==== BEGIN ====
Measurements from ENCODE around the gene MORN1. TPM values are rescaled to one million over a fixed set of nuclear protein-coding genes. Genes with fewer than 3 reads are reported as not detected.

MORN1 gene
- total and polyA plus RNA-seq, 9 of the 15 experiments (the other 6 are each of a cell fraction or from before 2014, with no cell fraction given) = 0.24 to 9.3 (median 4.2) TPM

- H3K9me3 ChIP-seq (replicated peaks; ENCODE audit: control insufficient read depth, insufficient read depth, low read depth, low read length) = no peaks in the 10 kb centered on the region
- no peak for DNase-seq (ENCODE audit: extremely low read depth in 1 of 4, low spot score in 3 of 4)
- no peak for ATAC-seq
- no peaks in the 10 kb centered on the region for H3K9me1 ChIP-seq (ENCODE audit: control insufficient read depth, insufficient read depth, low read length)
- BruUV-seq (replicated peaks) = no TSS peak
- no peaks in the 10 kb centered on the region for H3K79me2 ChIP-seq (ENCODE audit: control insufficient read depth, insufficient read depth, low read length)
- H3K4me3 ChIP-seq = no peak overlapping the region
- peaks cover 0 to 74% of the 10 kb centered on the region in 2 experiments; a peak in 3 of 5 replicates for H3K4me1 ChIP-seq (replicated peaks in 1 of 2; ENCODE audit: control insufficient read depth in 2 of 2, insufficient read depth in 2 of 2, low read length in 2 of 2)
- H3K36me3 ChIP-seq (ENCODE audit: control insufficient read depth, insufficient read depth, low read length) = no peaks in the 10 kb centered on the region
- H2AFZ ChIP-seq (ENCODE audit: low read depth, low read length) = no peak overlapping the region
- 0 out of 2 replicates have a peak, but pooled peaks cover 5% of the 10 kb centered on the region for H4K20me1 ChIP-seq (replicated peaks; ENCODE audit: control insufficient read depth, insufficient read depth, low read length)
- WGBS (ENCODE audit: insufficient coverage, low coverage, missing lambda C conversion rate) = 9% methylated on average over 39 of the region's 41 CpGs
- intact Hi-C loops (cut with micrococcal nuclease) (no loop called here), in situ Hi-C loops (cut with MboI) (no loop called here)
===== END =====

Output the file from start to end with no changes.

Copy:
Measurements from ENCODE around the gene MORN1. TPM values are rescaled to one million over a fixed set of nuclear protein-coding genes. Genes with fewer than 3 reads are reported as not detected.

MORN1 gene
- total and polyA plus RNA-seq, 9 of the 15 experiments (the other 6 are each of a cell fraction or from before 2014, with no cell fraction given) = 0.24 to 9.3 (median 4.2) TPM

- H3K9me3 ChIP-seq (replicated peaks; ENCODE audit: control insufficient read depth, insufficient read depth, low read depth, low read length) = no peaks in the 10 kb centered on the region
- no peak for DNase-seq (ENCODE audit: extremely low read depth in 1 of 4, low spot score in 3 of 4)
- no peak for ATAC-seq
- no peaks in the 10 kb centered on the region for H3K9me1 ChIP-seq (ENCODE audit: control insufficient read depth, insufficient read depth, low read length)
- BruUV-seq (replicated peaks) = no TSS peak
- no peaks in the 10 kb centered on the region for H3K79me2 ChIP-seq (ENCODE audit: control insufficient read depth, insufficient read depth, low read length)
- H3K4me3 ChIP-seq = no peak overlapping the region
- peaks cover 0 to 74% of the 10 kb centered on the region in 2 experiments; a peak in 3 of 5 replicates for H3K4me1 ChIP-seq (replicated peaks in 1 of 2; ENCODE audit: control insufficient read depth in 2 of 2, insufficient read depth in 2 of 2, low read length in 2 of 2)
- H3K36me3 ChIP-seq (ENCODE audit: control insufficient read depth, insufficient read depth, low read length) = no peaks in the 10 kb centered on the region
- H2AFZ ChIP-seq (ENCODE audit: low read depth, low read length) = no peak overlapping the region
- 0 out of 2 replicates have a peak, but pooled peaks cover 5% of the 10 kb centered on the region for H4K20me1 ChIP-seq (replicated peaks; ENCODE audit: control insufficient read depth, insufficient read depth, low read length)
- WGBS (ENCODE audit: insufficient coverage, low coverage, missing lambda C conversion rate) = 9% methylated on average over 39 of the region's 41 CpGs
- intact Hi-C loops (cut with micrococcal nuclease) (no loop called here), in situ Hi-C loops (cut with MboI) (no loop called here)